In The Times yesterday there were four letters to the Editor in relation to the Liam Allan rape trial, they’re here. The first letter is from Alison Saunders. The first of three paragraphs starts with this:
Further to your report Judge slams police after man cleared in rape trial, the prosecution decision to offer no evidence in a rape case against Liam Allan was taken after new material emerged after an additional disclosure to the defence. It is regrettable that this disclosure happened at a late stage and I would like to apologise to all parties involved in this.
Now, you have to ask, what is this toxic feminist apologising for? Is it for the failure of the CPS to review the telephone evidence which would later prove Liam Allan’s innocence, before making the decision to bring a prosecution? Did the CPS discourage the police from reviewing and/or releasing that evidence? Besides, the CPS has no reservations about making charging decisions even when there genuinely is no evidence to support the defence case, or even when the evidence doesn’t support the prosecution case (e.g. the CCTV evidence in Mark Pearson’s trial).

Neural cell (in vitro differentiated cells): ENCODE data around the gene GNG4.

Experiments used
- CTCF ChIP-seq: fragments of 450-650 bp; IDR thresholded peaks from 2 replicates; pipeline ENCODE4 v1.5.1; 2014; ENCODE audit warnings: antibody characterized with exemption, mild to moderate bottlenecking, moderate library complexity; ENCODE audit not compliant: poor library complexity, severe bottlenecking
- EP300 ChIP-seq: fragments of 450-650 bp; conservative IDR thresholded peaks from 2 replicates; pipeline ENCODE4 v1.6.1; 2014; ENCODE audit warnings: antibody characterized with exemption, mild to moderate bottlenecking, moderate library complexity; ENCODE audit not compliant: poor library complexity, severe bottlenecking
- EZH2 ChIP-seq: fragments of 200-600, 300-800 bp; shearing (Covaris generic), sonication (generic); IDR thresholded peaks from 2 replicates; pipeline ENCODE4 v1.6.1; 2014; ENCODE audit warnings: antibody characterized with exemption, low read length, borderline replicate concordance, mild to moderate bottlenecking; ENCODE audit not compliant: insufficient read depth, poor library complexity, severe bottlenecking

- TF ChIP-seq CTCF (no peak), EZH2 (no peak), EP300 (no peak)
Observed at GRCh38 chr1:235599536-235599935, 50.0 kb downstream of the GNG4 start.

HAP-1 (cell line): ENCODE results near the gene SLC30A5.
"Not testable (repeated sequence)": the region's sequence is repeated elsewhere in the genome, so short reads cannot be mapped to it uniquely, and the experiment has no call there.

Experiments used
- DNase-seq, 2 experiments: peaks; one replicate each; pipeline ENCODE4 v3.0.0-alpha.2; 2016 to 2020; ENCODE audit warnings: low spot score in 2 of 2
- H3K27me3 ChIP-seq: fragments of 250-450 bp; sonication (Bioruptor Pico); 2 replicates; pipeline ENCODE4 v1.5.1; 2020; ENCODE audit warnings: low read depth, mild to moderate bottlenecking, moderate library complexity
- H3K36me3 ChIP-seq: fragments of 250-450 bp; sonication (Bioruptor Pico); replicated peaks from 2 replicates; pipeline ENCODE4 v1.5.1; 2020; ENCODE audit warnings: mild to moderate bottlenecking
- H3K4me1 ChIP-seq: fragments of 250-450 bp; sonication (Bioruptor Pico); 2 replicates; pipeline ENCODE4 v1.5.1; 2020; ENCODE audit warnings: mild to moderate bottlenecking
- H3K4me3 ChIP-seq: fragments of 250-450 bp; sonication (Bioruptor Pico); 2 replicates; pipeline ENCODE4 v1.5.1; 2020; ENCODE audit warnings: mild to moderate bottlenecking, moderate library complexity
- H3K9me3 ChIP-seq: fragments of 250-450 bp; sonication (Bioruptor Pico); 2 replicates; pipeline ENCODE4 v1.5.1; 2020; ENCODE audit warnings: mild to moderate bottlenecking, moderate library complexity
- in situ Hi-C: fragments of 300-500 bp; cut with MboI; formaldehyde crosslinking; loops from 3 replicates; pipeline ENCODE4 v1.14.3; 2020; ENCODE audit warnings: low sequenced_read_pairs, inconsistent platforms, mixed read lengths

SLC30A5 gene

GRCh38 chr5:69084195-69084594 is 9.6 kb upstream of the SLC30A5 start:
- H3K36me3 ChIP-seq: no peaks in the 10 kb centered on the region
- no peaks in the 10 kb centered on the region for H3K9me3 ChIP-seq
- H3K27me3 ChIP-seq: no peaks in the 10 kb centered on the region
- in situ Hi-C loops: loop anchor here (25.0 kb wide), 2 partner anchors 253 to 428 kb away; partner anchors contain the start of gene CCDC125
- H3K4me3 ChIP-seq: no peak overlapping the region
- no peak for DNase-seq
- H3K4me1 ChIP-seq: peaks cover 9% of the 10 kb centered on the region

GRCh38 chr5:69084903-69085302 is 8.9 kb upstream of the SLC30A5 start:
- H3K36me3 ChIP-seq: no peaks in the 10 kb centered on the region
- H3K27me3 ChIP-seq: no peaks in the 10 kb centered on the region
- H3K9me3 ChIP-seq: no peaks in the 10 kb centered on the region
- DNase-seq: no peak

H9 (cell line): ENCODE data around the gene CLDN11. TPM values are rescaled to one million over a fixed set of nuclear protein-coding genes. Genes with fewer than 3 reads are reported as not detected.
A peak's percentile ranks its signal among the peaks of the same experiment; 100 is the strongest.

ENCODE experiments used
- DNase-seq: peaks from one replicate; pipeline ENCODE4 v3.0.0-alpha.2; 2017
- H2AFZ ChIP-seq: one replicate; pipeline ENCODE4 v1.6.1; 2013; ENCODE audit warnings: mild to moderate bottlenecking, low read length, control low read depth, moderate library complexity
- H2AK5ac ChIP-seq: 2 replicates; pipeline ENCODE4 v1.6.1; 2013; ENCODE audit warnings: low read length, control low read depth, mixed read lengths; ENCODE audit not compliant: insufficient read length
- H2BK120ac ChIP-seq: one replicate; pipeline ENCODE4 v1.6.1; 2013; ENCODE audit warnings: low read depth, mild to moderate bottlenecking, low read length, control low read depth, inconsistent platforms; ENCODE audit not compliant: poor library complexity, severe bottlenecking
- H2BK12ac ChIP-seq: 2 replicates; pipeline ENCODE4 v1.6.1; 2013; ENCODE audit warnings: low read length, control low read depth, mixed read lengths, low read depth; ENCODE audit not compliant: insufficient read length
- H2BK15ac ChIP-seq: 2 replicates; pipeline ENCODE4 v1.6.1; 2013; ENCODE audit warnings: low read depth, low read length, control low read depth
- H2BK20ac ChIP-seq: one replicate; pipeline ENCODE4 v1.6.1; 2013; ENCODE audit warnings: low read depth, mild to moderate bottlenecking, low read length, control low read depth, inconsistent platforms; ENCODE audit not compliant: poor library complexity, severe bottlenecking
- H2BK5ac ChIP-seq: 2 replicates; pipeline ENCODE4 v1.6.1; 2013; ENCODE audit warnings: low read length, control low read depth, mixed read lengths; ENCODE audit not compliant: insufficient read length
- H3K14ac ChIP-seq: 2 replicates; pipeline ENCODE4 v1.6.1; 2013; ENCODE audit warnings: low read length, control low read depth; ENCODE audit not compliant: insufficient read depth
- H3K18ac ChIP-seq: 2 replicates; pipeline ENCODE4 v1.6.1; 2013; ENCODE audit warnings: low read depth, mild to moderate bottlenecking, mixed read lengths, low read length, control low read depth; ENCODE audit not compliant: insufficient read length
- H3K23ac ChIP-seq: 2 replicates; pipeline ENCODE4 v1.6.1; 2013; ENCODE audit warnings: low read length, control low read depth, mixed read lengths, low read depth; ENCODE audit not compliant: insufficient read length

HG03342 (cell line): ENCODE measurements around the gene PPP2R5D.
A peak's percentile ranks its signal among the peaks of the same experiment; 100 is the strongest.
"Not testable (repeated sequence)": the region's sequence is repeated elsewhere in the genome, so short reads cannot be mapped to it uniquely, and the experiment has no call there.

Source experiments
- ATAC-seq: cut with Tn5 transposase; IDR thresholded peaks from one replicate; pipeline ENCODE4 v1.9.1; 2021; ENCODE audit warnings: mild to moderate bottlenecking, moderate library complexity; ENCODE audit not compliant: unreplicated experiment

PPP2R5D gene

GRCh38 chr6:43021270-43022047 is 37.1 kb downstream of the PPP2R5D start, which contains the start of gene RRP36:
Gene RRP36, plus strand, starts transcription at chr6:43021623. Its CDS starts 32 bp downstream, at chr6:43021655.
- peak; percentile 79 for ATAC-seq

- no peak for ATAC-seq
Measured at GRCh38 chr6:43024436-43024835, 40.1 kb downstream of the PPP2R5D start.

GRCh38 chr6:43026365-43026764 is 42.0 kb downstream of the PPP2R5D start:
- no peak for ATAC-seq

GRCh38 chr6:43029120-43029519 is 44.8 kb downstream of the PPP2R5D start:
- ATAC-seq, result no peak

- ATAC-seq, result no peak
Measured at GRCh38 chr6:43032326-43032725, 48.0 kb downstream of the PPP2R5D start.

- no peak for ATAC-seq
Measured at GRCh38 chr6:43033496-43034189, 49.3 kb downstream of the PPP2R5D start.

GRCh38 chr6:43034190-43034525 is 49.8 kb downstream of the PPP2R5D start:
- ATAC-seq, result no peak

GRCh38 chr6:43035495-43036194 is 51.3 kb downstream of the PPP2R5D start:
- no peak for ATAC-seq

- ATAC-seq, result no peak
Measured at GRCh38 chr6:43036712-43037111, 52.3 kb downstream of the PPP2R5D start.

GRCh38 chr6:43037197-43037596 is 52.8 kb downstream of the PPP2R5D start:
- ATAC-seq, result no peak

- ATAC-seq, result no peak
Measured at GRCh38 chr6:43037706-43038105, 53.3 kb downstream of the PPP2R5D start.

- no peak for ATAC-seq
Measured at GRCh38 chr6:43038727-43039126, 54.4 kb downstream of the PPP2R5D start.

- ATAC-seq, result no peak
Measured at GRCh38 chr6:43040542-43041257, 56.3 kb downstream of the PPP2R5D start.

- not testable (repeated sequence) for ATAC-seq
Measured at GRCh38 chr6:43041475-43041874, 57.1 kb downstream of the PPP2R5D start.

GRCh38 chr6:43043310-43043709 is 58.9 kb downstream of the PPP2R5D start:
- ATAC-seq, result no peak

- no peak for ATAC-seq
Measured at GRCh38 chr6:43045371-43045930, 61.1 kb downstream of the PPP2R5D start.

The second paragraph in her letter relates to suggestions that cost considerations (at the police and CPS) led to the non-disclosure of evidence. It ends with this:
Cost decisions play no part in decisions over disclosure.
So what does play a part? Ideological considerations, clearly. The drive to get more men behind bars for sexual offences, regardless of the evidence against them, or the lack of it.
The third and final paragraph of the letter ends with this classic example of responsibility distribution:
There are systemic disclosure issues across the entire criminal justice system, and it will take a collective effort from all participants in order for improvements to be made.
I cannot find even one call in the MSM for the damnable harridan to be fired.